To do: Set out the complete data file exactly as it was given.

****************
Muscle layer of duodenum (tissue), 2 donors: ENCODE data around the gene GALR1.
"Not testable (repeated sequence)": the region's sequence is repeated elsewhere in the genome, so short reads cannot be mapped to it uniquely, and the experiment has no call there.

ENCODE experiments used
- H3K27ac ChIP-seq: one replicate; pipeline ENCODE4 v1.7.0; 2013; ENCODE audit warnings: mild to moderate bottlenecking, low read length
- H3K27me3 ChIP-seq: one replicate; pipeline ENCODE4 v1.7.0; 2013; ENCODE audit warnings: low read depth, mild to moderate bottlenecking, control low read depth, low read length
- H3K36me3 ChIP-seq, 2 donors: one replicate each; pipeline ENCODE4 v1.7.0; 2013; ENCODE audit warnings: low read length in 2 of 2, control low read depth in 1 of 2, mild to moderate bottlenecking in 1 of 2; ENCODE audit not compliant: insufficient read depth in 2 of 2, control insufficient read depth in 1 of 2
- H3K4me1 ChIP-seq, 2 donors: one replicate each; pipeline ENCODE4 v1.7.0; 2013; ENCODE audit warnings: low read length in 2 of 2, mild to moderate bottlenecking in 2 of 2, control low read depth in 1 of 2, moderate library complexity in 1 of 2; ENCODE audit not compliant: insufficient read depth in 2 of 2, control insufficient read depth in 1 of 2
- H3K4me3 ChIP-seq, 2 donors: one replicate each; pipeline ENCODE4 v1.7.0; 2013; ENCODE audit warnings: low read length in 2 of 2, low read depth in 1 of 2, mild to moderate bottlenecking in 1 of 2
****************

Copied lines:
Muscle layer of duodenum (tissue), 2 donors: ENCODE data around the gene GALR1.
"Not testable (repeated sequence)": the region's sequence is repeated elsewhere in the genome, so short reads cannot be mapped to it uniquely, and the experiment has no call there.

ENCODE experiments used
- H3K27ac ChIP-seq: one replicate; pipeline ENCODE4 v1.7.0; 2013; ENCODE audit warnings: mild to moderate bottlenecking, low read length
- H3K27me3 ChIP-seq: one replicate; pipeline ENCODE4 v1.7.0; 2013; ENCODE audit warnings: low read depth, mild to moderate bottlenecking, control low read depth, low read length
- H3K36me3 ChIP-seq, 2 donors: one replicate each; pipeline ENCODE4 v1.7.0; 2013; ENCODE audit warnings: low read length in 2 of 2, control low read depth in 1 of 2, mild to moderate bottlenecking in 1 of 2; ENCODE audit not compliant: insufficient read depth in 2 of 2, control insufficient read depth in 1 of 2
- H3K4me1 ChIP-seq, 2 donors: one replicate each; pipeline ENCODE4 v1.7.0; 2013; ENCODE audit warnings: low read length in 2 of 2, mild to moderate bottlenecking in 2 of 2, control low read depth in 1 of 2, moderate library complexity in 1 of 2; ENCODE audit not compliant: insufficient read depth in 2 of 2, control insufficient read depth in 1 of 2
- H3K4me3 ChIP-seq, 2 donors: one replicate each; pipeline ENCODE4 v1.7.0; 2013; ENCODE audit warnings: low read length in 2 of 2, low read depth in 1 of 2, mild to moderate bottlenecking in 1 of 2